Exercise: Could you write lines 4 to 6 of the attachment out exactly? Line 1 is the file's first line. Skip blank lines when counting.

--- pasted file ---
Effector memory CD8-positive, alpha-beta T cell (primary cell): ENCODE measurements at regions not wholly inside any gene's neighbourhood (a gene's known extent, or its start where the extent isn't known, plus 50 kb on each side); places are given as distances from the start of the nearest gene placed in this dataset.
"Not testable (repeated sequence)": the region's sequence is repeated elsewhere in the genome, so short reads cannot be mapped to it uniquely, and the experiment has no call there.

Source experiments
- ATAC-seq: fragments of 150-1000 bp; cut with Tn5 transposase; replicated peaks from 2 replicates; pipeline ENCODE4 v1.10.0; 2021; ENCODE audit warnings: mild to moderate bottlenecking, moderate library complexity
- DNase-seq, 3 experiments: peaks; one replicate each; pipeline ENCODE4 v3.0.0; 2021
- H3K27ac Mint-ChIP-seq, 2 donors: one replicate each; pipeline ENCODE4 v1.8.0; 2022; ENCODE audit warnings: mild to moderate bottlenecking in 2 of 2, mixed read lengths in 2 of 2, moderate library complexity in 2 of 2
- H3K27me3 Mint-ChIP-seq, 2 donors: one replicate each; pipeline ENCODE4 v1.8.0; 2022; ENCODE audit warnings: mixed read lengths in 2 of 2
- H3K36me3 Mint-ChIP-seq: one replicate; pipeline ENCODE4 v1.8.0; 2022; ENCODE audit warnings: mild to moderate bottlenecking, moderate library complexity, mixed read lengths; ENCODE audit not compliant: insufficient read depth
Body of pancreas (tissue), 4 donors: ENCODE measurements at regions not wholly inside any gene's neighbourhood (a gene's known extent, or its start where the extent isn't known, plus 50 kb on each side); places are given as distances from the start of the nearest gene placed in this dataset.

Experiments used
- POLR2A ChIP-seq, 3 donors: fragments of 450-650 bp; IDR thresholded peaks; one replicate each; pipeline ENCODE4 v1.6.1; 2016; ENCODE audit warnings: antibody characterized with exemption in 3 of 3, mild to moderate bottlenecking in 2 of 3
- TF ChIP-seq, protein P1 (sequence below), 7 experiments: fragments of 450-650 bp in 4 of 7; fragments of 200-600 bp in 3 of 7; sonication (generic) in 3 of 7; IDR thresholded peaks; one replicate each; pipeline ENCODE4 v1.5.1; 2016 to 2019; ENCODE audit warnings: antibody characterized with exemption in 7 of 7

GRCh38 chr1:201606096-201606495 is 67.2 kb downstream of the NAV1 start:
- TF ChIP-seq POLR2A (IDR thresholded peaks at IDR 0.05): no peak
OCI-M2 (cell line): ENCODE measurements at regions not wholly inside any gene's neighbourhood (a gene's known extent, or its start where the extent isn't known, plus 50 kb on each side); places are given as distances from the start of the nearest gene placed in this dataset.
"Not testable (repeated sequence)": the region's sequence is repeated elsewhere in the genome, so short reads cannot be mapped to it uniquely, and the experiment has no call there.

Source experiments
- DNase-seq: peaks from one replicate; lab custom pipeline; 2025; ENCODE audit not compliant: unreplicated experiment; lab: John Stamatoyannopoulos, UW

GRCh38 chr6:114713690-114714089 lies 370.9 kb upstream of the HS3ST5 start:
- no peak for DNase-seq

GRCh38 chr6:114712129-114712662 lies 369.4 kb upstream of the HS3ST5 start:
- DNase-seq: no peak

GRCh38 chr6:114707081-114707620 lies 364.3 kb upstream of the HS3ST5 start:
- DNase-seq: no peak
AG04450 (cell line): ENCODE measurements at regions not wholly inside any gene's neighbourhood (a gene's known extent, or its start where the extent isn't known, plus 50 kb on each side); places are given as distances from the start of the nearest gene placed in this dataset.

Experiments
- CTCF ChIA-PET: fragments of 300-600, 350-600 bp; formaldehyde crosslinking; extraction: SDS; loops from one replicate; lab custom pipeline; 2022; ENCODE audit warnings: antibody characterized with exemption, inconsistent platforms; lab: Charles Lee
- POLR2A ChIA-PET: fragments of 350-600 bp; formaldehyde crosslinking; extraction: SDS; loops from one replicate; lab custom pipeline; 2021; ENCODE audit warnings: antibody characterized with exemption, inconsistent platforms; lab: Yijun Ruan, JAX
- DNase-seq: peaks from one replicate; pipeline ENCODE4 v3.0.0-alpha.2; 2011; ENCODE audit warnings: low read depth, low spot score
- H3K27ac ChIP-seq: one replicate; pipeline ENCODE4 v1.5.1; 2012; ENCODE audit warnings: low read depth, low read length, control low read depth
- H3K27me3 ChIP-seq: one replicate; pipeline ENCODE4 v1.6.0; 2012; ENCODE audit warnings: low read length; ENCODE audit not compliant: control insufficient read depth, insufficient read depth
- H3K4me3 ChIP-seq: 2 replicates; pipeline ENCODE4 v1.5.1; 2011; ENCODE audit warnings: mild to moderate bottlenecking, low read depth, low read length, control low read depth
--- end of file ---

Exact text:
- ATAC-seq: fragments of 150-1000 bp; cut with Tn5 transposase; replicated peaks from 2 replicates; pipeline ENCODE4 v1.10.0; 2021; ENCODE audit warnings: mild to moderate bottlenecking, moderate library complexity
- DNase-seq, 3 experiments: peaks; one replicate each; pipeline ENCODE4 v3.0.0; 2021
- H3K27ac Mint-ChIP-seq, 2 donors: one replicate each; pipeline ENCODE4 v1.8.0; 2022; ENCODE audit warnings: mild to moderate bottlenecking in 2 of 2, mixed read lengths in 2 of 2, moderate library complexity in 2 of 2